By Tony Whitbread
“Flooding equals lack of river dredging” is the simplistic message often promoted by the media, sometimes with bizarre claims that rivers were left un-dredged just to protect wildlife. Some pundits even go so far as blaming “eco-zealots” for the floods, with accusations that environmentalists are more concerned about bugs and beetles than they are about people! It’s all so simple in some minds.
To all complex problems there is a solution that is simple, clear, obvious – and wrong! And this is where we are with some responses to flooding. The simple solution is the wrong one – the one that makes the effects of flooding far worse.
The practice is that flood risk can be reduced (not eliminated) with careful and sophisticated approaches that actually deliver results, rather than political knee-jerk reactions. And the practice is that careful management of river catchments to reduce flood risk downstream, also supports a rich and varied wildlife. Rich wetland wildlife is a sign that we are getting flood management right.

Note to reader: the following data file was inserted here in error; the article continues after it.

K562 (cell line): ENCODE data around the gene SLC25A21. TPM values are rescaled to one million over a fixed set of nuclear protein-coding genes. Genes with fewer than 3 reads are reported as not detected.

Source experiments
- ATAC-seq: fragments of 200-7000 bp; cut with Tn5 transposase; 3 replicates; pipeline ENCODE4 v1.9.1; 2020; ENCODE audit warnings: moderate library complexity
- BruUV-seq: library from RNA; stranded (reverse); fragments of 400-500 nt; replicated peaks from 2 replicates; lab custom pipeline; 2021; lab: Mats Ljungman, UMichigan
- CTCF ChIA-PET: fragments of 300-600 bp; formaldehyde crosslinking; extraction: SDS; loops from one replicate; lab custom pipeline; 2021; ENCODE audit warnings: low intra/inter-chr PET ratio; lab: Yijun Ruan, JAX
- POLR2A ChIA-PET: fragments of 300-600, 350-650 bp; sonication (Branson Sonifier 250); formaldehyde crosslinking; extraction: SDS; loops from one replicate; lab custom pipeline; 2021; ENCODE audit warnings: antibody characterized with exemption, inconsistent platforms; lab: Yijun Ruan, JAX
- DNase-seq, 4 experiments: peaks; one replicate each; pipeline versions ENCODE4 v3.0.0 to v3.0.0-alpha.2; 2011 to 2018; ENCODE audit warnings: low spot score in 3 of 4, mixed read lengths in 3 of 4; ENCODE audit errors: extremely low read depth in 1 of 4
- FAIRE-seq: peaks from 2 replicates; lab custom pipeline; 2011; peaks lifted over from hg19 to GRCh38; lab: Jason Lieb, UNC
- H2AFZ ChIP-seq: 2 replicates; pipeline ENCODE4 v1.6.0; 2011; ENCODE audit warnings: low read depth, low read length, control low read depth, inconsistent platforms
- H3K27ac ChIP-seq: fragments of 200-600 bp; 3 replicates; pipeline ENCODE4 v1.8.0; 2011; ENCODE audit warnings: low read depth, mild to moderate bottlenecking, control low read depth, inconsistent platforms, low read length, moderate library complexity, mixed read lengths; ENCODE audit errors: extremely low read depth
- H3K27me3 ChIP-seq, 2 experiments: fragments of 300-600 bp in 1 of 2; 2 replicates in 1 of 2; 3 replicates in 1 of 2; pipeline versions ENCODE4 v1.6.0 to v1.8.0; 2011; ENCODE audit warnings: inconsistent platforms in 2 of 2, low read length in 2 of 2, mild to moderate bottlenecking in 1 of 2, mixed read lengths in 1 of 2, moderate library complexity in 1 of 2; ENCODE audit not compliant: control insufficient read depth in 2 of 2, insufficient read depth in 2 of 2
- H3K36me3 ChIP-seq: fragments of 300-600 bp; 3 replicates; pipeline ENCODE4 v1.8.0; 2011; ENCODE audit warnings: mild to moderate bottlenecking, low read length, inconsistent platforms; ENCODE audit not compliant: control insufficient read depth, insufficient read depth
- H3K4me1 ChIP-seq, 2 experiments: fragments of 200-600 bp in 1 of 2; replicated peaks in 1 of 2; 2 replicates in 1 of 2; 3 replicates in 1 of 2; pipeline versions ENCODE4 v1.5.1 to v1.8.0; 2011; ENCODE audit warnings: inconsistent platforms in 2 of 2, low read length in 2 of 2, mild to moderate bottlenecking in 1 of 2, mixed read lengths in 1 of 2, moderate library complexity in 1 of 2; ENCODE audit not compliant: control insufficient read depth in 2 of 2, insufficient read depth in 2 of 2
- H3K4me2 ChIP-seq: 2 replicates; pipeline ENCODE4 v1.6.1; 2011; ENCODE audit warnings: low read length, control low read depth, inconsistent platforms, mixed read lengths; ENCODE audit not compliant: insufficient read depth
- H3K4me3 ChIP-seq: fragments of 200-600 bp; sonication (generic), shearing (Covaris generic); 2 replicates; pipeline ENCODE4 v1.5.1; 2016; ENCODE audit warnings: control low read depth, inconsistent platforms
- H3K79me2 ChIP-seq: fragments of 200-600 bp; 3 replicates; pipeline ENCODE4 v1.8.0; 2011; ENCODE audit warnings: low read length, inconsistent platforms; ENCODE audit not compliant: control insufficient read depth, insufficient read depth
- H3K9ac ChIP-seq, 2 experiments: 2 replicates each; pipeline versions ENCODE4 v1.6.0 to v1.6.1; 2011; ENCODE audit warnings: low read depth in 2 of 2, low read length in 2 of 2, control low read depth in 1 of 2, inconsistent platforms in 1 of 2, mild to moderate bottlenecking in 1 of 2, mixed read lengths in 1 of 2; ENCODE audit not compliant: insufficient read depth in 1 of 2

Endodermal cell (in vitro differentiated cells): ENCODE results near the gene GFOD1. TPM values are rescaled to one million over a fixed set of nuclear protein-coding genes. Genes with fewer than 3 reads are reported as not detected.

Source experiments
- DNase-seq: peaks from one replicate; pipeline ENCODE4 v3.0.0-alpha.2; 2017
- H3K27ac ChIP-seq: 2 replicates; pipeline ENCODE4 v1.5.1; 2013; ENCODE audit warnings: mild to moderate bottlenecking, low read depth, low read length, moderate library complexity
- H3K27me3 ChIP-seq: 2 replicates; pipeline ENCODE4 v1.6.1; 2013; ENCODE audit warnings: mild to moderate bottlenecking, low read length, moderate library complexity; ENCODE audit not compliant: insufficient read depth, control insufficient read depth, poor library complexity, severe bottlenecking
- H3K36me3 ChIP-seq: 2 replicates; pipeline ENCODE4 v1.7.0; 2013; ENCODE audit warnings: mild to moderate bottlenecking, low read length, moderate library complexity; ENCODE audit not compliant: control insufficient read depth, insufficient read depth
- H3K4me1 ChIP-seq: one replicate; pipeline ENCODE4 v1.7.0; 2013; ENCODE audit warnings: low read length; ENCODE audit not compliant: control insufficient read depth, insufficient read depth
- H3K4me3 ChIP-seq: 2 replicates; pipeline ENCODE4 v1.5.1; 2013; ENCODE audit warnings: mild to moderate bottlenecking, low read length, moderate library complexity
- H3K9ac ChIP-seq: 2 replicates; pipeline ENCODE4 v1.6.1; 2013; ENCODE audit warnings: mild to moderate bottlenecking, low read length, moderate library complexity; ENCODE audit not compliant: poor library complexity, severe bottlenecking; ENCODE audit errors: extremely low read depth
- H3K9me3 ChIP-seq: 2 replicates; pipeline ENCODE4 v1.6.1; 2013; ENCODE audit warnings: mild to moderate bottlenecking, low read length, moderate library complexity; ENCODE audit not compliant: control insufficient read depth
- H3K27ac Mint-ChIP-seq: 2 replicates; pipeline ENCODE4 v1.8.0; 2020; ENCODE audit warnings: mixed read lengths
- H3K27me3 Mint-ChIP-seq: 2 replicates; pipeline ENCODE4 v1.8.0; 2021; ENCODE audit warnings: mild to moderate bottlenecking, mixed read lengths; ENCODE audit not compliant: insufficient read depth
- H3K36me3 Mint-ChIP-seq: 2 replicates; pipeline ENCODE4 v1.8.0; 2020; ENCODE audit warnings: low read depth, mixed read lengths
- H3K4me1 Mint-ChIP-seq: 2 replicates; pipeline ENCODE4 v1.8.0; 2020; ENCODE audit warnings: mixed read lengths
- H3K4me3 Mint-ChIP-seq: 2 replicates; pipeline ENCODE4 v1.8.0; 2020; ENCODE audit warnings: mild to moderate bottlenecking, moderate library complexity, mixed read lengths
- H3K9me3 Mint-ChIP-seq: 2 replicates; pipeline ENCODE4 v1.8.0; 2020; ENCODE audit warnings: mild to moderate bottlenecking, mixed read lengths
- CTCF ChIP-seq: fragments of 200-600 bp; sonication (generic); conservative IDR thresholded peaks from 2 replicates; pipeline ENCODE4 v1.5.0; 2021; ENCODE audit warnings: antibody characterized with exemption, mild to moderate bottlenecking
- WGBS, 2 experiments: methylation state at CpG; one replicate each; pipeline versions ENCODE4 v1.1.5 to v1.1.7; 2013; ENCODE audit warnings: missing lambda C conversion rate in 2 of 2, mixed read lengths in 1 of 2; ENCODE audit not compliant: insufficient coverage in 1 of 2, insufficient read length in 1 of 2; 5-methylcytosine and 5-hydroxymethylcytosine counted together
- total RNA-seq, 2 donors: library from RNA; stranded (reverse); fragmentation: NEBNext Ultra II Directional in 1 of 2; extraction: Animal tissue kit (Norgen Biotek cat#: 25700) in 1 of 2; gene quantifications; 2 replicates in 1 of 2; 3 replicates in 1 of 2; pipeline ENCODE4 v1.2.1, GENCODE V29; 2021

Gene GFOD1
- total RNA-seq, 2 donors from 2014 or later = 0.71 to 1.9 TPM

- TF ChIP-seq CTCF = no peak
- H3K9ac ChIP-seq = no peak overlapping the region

This has been shown time and again. In academic studies, government reports, careful case studies and direct on-the-ground experience. The problem for the media is that showing an area that didn’t flood because of some careful work done upstream does not make a good story. “Here’s a place where nothing happened” is not very riveting - far better to show misery and then blame someone.
Clear examples of where a proper approach has worked are places like Pont Bren, the Exmore mires and Pickering where Natural Flood Management has been successfully employed alongside more traditional flood engineering. Not heard of them? Of course not – nothing dramatic happened there. Other examples in the past include management by Yorkshire Wildlife Trust of their Potteric Carr preventing Doncaster from flooding and Hampshire Wildlife Trust managing of their reserve probably preventing flooding in Winchester
Rivers flood for three reasons.